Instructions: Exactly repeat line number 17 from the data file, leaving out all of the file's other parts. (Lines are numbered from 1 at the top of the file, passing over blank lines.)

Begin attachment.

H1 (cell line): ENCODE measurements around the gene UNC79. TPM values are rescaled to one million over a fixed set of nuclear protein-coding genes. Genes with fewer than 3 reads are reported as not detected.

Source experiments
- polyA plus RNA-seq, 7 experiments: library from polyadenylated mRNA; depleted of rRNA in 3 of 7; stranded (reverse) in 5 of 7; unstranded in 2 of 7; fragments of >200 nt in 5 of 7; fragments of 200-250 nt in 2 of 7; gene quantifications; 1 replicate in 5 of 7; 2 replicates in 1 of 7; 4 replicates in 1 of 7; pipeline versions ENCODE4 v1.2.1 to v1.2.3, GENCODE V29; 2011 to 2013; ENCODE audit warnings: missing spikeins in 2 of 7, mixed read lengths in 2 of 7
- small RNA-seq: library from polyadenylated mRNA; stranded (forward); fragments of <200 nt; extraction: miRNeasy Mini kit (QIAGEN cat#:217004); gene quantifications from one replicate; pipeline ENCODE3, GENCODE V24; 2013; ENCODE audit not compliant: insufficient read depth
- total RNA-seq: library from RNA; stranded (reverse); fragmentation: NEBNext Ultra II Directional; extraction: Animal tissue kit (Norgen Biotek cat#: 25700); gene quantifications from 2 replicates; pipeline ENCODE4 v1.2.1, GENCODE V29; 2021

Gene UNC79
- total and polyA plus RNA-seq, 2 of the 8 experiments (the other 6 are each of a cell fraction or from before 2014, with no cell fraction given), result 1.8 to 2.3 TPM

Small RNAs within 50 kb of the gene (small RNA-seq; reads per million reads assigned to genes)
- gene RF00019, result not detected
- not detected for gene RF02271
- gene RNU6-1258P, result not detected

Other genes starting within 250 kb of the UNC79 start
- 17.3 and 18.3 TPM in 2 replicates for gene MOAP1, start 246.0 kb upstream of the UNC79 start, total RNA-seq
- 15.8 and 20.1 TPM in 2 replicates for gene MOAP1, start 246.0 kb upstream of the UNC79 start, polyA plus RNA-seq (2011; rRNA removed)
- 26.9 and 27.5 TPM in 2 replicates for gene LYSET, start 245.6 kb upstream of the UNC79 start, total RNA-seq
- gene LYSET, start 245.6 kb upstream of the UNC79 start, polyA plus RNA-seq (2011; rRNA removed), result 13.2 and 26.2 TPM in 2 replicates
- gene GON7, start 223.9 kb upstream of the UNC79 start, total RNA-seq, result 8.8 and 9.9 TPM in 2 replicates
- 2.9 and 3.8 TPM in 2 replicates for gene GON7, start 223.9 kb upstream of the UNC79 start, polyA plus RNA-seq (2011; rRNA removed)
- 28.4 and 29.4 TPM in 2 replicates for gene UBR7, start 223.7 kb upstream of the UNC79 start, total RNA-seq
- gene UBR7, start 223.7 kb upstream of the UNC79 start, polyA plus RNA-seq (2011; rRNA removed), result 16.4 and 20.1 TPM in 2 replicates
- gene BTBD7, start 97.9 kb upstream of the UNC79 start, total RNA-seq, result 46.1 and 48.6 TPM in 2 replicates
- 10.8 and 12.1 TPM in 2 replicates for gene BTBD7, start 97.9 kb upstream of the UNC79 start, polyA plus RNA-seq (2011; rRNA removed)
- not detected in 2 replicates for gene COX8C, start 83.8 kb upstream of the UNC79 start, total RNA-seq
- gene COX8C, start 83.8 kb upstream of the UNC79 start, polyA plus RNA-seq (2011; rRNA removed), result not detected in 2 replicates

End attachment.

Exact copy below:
- gene GON7, start 223.9 kb upstream of the UNC79 start, total RNA-seq, result 8.8 and 9.9 TPM in 2 replicates